Advent 2: Of The Roses Singing

Isaiah 40:1-11The Second Sunday of Advent – for Sunday, December 7, 2014

“A voice is crying out: Clear the Lord’s way in the desert! Make a level highway in the wilderness for our God!” (Isaiah 40:3)

two+candlesA voice is crying out:
Clear the Lord’s way in the desert!
Make a level highway in the wilderness for our God!

Some say, fervent and sure in their beliefs, that Isaiah predicted a voice in the future: a John the baptizer that would cry aloud in the literal wilderness, a harbinger for Jesus’ ministry.

Some say, fervent and sure in their beliefs, that Isaiah was not predicting a some-day future of John and Jesus, but shouting an every-day truth in the metaphoric wilderness: a longing for God to transform a wounded world.

Either way, when modern hearts and minds read Isaiah’s ancient cries, there is a belief that from the wild, from beyond our safe homes and familiar streets, a change will come.

American poet, Mary Oliver penned,

Ordinarily, I go to the woods alone, with not a single friend, for they are all smilers and talkers and therefore unsuitable.

I don’t really want to be witnessed talking to the catbirds or hugging the old black oak tree. I have my way of praying, as you no doubt have yours.

Besides, when I am alone I can become invisible. I can sit on the top of a dune as motionless as an uprise of weeds, until the foxes run by unconcerned. I can hear the almost unhearable sound of the roses singing.

If you have ever gone to the woods with me, I must love you very much.

The second Sunday of Advent has arrived. Come walk with me into the woods, in the wilderness of yesterday’s Isaiah and today’s faith . . . but only if you are not one of the “smilers and talkers and therefore unsuitable.” Continue reading →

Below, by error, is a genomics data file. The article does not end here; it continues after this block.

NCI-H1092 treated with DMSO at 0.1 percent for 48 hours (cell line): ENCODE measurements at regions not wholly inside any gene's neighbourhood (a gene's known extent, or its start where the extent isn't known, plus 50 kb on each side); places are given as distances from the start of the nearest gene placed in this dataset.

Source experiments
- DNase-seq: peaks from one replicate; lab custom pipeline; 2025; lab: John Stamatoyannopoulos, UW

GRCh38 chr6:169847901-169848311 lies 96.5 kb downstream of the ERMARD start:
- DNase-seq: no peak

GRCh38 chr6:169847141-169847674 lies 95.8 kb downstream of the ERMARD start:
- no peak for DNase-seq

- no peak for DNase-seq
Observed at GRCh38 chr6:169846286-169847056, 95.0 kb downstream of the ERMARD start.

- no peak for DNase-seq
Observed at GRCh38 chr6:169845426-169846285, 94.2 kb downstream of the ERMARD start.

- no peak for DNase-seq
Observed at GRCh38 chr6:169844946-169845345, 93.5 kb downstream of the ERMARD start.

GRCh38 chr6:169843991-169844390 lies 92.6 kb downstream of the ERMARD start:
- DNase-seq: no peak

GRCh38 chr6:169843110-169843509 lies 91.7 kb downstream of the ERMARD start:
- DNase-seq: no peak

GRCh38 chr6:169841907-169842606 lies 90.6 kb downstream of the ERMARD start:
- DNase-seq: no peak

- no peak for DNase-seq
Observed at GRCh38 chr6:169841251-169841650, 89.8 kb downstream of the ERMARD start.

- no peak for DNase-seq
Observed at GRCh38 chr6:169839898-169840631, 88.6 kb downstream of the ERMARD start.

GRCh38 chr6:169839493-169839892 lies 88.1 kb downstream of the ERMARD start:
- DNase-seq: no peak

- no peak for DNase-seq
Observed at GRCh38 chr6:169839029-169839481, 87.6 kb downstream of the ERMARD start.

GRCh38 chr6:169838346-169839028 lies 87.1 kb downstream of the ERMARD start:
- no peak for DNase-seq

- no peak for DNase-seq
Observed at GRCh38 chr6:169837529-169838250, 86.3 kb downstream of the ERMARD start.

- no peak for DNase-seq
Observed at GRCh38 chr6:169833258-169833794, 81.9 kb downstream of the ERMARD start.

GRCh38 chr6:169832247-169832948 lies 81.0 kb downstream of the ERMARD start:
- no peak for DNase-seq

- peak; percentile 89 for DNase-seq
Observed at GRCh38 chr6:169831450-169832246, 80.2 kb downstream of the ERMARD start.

Glimpsing Danaus Plexippus

John 20:19-31  – The Second Sunday of Easter – for April 27, 2014

“But Thomas (who was called the Twin), one of the twelve, was not with them with Jesus came.” (John 20:24)

I rode my bicycle, all smiles and pedaling fast.

Then a butterfly attacked me!

I ducked . . . whew!

mexico-monarch-butterflies.jpeg-620x412However—since I’m a two-hundred pound guy, and was riding at twenty miles per hour, and wore a goofy-looking helmet—shouldn’t I instead say: I avoided smacking a butterfly?

After all, who’d have suffered more from impact: Chunky Larry or Madame Butterfly?

I’d been dashing along the bike trail, admiring the scenery, alert to other bicyclists and the occasional walker and mostly minding my own business. Then, whoosh! On the far left side of my peripheral vision a winged creature dipped into view. I ducked. All survived the near miss.

It was my second butterfly encounter within the week. A few days before, I’d been lounging in a lawn chair after finishing yard work. Just passing the time. Just enjoying a spring afternoon. And then, floating by the orange tree, I spotted a monarch butterfly. For a leisurely moment, the Danaus plexippus did what butterflies do so wondrously well. It flitted up and down, a splash of brash gold and black against the tree’s green backdrop. Unlike an anxious, frenetic hummingbird or a proverbial busy buzzing bee, the monarch took its time.

I watched, my mind wandering until the insect disappeared over the fence and into the neighbor’s yard. Continue reading →